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Fino: restaurant of the year?


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Yes,

I went 3 or 4 weeks ago.

I though the room was pretty dull really, kind of provincial brasserie/chain hotel restaurant.

The food though was genuinely good and some dishes in particular stood out. Memory is hazy but the high points were the lambs kidneys, and a kind of vegetable terrine type thing. Lamb kebabs, squid and other dishes were good too.

The tables weren't massive though, and we ended up with so many plates and bowls on the surface that at one point I dipped my bread into the water filled finger bowl rather than the oil, which amused my waitress if nothing else.

Pricing seemed decent (though I didn't pay for this particular lunch) and I would definitely go back again. That said, I am a little nonplussed by some of the superlative strewn reviews I have read.

Cheers

Thom

It's all true... I admit to being the MD of Holden Media, organisers of the Northern Restaurant and Bar exhibition, the Northern Hospitality Awards and other Northern based events too numerous to mention.

I don't post here as frequently as I once did, but to hear me regularly rambling on about bollocks - much of it food and restaurant-related - in a bite-size fashion then add me on twitter as "thomhetheringto".

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I tried Fino last night with a friend.

I have to be honest and say I found the whole thing a bit of a travesty and can’t understand why it has got such good reviews unless it is from people who have never set foot in Spain.

To my mind, the sort of Spanish cooking that they are trying to replicate here is based in three things.

1) Excellence of ingredients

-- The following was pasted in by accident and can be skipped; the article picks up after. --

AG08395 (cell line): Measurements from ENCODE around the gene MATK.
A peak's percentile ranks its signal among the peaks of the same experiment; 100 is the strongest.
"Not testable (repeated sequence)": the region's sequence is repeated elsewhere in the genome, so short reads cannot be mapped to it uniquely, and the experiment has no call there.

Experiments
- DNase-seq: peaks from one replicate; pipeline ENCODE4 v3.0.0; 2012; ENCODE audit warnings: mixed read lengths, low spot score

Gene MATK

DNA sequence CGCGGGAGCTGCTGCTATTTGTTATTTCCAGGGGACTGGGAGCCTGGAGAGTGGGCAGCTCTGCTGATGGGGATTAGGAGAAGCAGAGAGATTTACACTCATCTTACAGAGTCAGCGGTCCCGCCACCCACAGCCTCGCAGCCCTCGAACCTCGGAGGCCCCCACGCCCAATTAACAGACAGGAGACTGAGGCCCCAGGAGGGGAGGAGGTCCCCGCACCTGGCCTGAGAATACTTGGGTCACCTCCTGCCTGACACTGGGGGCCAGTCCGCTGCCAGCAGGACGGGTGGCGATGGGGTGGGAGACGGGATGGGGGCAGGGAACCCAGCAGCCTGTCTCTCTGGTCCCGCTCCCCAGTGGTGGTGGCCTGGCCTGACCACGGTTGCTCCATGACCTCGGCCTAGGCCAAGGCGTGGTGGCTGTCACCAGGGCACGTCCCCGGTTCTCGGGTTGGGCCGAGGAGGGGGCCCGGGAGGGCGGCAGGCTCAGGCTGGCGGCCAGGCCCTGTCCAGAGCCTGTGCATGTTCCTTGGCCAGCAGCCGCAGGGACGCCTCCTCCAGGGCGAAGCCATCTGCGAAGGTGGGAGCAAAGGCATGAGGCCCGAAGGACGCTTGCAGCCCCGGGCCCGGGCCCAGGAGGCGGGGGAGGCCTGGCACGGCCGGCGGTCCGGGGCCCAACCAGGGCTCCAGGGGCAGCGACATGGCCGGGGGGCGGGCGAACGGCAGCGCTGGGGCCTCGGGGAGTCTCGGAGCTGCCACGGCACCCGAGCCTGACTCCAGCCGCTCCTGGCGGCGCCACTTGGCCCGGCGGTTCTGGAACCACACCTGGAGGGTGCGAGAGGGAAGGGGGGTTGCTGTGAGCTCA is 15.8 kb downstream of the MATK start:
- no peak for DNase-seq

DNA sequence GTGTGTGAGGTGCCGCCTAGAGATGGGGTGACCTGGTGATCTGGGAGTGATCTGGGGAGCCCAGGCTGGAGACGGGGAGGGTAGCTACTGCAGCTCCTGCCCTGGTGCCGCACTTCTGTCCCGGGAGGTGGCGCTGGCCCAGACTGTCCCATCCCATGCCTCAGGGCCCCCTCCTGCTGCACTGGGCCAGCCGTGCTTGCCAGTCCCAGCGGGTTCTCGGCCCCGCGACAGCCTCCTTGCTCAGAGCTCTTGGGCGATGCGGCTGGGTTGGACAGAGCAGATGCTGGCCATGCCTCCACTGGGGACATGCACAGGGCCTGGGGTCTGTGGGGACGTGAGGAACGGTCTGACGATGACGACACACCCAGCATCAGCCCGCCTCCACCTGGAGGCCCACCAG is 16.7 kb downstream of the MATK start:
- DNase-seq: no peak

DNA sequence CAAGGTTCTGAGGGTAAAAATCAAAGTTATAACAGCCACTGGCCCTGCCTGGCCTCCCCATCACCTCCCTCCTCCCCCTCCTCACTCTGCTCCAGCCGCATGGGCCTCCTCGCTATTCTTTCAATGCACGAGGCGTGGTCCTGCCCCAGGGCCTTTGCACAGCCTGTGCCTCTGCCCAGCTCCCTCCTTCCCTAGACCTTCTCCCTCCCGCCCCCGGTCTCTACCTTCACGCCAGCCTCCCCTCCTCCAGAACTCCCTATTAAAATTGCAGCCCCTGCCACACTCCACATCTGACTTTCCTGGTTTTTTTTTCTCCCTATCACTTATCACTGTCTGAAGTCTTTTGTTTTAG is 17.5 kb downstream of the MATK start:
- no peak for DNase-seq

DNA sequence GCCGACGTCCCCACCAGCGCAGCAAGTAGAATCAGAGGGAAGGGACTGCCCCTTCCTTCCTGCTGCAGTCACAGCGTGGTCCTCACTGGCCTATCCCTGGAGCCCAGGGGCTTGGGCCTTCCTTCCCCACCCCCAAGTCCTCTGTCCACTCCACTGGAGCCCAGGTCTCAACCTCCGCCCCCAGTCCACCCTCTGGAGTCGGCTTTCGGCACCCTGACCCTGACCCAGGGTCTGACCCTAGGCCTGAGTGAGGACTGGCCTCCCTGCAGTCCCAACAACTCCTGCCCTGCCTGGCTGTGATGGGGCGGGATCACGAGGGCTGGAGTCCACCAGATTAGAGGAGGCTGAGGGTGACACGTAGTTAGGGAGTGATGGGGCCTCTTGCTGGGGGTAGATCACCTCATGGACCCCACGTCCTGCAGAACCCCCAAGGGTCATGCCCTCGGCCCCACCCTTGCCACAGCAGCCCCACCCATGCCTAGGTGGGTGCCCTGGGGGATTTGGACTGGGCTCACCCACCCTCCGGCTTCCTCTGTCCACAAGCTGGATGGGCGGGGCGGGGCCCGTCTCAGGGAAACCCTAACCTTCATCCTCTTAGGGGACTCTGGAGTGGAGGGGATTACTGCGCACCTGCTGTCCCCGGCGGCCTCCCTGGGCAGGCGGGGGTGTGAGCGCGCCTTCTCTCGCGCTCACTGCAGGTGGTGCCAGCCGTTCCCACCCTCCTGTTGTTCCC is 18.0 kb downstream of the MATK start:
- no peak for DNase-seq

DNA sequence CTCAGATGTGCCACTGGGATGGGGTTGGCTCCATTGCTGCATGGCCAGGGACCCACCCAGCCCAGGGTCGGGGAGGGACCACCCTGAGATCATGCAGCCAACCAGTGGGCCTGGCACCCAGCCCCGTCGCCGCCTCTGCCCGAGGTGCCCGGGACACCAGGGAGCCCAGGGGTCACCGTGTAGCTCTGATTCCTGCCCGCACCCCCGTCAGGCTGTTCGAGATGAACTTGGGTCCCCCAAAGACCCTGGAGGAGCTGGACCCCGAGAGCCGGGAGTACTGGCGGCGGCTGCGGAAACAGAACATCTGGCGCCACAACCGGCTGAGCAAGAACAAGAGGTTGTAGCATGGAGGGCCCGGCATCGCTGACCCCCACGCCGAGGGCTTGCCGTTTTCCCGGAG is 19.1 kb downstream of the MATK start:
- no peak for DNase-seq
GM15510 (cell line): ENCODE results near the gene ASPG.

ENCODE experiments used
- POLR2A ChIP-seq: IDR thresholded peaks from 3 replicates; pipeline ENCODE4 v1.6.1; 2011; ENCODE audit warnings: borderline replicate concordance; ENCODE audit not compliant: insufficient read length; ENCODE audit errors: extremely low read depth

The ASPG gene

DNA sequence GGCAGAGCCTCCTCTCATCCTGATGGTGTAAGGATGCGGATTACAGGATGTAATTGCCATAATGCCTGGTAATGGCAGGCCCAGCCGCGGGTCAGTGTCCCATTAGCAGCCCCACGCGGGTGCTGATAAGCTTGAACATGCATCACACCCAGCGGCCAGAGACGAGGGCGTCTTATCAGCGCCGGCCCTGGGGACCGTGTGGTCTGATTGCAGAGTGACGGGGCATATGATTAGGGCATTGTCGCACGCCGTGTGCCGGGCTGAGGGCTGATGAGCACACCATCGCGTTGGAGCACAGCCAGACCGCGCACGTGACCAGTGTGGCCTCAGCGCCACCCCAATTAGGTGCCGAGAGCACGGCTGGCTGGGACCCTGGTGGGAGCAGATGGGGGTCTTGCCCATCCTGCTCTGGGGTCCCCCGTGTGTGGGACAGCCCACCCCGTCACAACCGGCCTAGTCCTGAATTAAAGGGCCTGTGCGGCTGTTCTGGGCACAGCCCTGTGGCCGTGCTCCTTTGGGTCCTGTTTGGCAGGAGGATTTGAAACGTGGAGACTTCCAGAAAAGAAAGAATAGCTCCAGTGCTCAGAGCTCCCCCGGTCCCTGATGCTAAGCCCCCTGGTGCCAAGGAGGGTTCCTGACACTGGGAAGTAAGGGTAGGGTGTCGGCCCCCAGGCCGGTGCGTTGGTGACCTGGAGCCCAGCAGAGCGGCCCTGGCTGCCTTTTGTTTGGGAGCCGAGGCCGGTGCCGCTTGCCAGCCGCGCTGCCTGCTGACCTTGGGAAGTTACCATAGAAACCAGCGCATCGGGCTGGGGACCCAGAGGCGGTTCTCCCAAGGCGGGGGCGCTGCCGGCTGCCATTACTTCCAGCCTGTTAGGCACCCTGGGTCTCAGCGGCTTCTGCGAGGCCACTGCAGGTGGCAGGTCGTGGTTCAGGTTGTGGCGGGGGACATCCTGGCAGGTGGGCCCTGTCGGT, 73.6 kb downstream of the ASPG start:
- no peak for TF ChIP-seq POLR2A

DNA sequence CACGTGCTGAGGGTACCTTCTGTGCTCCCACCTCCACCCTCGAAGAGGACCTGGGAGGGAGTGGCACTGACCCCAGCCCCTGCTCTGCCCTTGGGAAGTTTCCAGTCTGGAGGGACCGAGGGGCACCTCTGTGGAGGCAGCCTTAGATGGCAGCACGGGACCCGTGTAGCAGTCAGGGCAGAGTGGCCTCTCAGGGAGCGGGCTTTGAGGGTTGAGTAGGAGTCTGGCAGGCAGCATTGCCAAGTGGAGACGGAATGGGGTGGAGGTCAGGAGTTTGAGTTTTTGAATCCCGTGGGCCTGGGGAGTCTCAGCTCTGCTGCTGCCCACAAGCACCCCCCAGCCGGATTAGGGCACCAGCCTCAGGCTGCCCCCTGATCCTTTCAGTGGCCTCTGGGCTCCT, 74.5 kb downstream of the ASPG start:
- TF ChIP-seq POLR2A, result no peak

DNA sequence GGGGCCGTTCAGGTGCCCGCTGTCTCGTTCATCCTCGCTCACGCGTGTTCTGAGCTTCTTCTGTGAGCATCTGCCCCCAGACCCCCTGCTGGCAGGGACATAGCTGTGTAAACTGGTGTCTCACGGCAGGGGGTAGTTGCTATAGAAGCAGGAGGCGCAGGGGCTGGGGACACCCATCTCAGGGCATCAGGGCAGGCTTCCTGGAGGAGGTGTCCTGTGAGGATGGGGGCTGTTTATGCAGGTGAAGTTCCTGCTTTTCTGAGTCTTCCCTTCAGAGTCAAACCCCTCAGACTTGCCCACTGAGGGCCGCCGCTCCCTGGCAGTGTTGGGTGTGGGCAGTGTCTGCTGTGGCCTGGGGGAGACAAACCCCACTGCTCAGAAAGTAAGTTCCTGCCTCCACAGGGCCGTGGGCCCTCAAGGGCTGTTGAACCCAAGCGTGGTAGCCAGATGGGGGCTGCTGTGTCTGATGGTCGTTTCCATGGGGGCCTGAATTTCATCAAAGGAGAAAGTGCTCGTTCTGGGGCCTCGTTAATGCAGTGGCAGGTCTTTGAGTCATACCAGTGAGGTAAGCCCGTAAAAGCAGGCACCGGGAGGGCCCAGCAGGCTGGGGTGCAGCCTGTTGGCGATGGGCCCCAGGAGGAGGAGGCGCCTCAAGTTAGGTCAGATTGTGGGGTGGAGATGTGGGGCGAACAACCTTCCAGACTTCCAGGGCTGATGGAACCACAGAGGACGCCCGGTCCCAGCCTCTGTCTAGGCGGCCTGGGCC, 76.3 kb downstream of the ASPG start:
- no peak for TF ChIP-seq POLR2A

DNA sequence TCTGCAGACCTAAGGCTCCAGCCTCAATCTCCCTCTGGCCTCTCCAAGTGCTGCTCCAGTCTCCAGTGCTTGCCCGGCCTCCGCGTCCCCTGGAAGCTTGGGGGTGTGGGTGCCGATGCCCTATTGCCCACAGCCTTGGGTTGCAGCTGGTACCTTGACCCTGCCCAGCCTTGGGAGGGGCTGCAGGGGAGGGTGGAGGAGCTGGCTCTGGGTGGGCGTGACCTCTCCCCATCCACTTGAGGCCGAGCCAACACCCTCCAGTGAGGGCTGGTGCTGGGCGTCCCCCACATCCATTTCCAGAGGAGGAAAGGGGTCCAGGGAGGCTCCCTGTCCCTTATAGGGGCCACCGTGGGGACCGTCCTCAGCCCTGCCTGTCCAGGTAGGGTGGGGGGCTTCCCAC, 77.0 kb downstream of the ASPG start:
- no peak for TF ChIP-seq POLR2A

2) Simplicity of preparation

3) Generosity of spirit

While Fino certainly has tried hard at 1) and 2) it failed pitifully on 3).

Although the address is Charlotte St, the entrance is actually on Rathbone Place and the door is guarded by the coolest looking man in history who intoned "welcome to Fino gennerlman" in a voice that sounded like Paul Robeson.

The room itself is fairly identikit modern British in its look with lots of blonde wood and chrome, not unpleasant but very standard

We started with two glasses of Hidalgo Manzanilla @ £4.50 a glass. It was pretty good, but given that you can buy a bottle of the stuff for not much more than that not great value. I was not that impressed with the list of sherries which has received such rave reviews. Apart from the Hidalgo and Lustau, it was a bit sparse.

We had a number of tapa starters

Pimentos de Padron – only £2.50 but for a measly bowl of about 10 peppers

Chorizo and Potato pancakes – really, really horrible matchsticks of something. Very nasty indeed. £3.00

Pulpo A La Gallega – actually very tasty Octopus cooked simply a la Plancha but £6.50 for a tiny portion was a rip off.

Classic Tortilla – perfectly OK but again at £4.25 for something with the circumference of a mug, it was very poor value

Squid Ink Croquetta – These were the best thing we ordered. Delicious little cakes of potato and squid ink. They were almost worth the £5 they charged. Almost but not quite

We then followed with what were meant to be main courses

Milk Fed Lamb Chops – A disgrace. Two tiny chops and I mean microscopic and costing a whopping £7.50. I figured that at £3 a bite. Pitiful

Chorizo and Beans – shoddy. A small bowl of beans with a few measly bits of chorizo. To you sir, £7.20.

A tiny side dish of broad beans and ham was £5.90.

So, the best part of £60 was spent on about a dozen mouthfuls of food.

The wine list was not great and they had very few good Spanish wines under £50 with many being in the £90 range ( good luck guys ). In the end we ordered a 2000 Qupe Syrah at £32 which was a bit young but not bad.

The service was amiable and bizarrely all French. An additional charge of 12.5 was added to the bill, but they did not leave the credit card slip open which is laudable in this day and age

We spent a bit of time speaking to Ed Hart who is the son of the people who own Hambleton ( sp?) Hall in Rutland of which I am quite fond. He opened this place , he explained, as he wanted people to experience the true Spain. So apparently the true Spain is the equivalent of being butt fucked, who knew?